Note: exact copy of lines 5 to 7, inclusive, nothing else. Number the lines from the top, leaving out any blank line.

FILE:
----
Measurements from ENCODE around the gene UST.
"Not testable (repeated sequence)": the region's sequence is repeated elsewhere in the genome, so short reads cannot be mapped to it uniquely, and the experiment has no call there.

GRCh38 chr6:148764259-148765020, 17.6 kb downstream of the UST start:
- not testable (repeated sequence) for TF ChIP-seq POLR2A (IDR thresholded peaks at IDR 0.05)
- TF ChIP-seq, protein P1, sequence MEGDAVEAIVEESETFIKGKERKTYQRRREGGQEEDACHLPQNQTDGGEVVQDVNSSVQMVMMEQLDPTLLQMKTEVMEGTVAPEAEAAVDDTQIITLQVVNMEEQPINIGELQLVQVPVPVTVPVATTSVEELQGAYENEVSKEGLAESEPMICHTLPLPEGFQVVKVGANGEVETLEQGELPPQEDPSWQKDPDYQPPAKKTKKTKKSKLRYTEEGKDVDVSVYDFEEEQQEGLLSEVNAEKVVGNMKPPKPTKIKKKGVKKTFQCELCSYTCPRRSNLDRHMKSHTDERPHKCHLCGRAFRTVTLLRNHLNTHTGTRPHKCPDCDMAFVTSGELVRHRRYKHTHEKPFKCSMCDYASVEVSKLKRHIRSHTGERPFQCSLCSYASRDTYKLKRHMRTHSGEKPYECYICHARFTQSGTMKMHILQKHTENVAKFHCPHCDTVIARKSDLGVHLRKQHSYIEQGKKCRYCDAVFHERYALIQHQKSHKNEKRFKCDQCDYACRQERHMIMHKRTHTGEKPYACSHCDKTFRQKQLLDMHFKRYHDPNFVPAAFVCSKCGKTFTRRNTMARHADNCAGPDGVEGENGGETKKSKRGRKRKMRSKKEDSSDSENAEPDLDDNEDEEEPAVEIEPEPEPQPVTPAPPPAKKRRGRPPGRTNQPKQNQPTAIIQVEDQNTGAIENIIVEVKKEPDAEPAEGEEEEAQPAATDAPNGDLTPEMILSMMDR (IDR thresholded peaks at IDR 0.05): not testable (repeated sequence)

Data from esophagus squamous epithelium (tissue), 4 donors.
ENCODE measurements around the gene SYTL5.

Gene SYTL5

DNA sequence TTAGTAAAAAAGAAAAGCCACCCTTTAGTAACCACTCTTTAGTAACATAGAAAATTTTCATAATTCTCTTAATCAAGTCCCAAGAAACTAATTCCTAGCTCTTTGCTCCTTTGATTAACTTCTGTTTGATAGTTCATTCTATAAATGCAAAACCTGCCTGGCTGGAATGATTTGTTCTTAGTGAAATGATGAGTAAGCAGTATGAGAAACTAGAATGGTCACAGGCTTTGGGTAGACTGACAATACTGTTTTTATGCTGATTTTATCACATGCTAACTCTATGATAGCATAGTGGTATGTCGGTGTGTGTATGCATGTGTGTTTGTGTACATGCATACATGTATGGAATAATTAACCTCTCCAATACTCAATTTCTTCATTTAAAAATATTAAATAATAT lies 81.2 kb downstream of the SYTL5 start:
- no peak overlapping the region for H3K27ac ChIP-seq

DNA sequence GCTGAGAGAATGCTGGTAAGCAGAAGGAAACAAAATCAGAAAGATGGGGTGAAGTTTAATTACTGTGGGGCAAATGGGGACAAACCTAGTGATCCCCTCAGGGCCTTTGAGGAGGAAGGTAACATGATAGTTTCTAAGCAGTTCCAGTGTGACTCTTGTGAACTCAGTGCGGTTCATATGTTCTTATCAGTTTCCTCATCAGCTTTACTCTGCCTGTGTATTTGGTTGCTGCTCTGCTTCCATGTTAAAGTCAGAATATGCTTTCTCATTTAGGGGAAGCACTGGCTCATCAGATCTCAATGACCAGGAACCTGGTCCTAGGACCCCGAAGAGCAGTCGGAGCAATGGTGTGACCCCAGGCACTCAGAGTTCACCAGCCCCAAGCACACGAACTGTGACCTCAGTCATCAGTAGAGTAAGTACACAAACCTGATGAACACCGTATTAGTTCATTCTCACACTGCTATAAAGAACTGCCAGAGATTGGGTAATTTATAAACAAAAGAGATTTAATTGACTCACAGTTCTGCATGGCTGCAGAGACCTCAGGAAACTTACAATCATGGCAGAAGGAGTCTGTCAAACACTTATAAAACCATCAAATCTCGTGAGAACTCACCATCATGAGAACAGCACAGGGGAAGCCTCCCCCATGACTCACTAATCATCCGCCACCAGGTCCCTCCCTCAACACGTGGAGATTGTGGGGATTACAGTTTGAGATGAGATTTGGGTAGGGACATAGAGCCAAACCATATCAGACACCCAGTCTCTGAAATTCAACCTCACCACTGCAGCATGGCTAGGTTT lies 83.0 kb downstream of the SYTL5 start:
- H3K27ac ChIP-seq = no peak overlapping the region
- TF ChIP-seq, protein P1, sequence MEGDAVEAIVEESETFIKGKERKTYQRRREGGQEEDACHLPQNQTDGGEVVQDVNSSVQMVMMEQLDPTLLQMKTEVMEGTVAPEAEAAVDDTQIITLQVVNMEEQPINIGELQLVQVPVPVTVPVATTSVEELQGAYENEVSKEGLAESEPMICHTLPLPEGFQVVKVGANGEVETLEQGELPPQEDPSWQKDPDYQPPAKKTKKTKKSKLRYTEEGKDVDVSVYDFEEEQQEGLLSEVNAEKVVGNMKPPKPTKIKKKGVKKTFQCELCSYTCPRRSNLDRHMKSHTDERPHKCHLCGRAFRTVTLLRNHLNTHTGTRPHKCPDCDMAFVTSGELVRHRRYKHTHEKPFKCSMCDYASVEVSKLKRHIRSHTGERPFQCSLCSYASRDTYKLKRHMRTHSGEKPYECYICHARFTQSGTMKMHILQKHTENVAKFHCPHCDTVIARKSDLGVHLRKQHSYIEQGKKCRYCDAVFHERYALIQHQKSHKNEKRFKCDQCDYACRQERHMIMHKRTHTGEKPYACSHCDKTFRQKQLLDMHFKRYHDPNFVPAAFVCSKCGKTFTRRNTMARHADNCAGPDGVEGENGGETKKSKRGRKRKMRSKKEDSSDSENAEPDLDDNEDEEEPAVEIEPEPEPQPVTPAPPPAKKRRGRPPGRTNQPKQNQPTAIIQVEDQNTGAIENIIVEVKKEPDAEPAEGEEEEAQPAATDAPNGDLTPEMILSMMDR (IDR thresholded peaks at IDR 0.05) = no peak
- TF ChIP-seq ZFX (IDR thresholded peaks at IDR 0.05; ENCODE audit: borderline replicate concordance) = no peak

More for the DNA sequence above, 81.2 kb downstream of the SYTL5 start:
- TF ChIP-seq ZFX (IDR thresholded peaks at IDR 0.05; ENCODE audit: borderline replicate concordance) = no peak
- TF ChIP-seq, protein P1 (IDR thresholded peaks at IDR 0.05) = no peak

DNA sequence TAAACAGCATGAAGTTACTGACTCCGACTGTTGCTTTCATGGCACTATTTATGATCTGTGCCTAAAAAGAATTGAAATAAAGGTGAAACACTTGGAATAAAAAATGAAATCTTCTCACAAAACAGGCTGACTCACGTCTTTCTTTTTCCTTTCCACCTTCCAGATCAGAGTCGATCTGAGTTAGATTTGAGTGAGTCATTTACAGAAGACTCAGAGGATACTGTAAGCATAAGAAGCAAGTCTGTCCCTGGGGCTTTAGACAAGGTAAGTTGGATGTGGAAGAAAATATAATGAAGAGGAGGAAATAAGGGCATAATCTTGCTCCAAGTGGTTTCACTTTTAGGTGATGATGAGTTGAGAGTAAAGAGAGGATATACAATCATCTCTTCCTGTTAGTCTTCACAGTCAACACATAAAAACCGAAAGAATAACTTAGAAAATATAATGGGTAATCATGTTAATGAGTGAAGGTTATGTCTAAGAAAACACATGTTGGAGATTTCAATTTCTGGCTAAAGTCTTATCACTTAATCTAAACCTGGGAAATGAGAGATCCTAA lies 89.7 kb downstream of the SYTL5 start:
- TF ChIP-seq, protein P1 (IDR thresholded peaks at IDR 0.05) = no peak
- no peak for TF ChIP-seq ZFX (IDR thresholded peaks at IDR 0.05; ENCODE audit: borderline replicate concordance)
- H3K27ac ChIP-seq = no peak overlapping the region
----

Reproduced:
- TF ChIP-seq, protein P1, sequence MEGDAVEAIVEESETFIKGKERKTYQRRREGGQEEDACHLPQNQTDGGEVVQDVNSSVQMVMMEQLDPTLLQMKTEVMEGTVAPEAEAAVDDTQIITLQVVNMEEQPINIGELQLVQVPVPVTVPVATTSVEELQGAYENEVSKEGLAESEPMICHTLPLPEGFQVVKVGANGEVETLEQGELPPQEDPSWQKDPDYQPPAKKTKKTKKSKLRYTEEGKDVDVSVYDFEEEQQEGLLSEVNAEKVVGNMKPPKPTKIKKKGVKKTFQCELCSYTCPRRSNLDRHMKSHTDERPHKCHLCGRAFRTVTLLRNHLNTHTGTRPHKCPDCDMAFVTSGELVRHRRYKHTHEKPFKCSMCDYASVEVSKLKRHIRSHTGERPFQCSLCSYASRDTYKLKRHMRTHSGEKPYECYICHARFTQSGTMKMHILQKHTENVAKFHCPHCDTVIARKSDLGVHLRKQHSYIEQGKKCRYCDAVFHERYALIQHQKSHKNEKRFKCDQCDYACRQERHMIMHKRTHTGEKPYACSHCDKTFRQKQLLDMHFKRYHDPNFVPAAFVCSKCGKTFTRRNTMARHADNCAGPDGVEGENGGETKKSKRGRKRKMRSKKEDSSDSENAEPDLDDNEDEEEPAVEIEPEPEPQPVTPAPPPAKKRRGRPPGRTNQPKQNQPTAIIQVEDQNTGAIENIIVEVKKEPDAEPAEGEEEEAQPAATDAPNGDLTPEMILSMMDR (IDR thresholded peaks at IDR 0.05): not testable (repeated sequence)

Data from esophagus squamous epithelium (tissue), 4 donors.
ENCODE measurements around the gene SYTL5.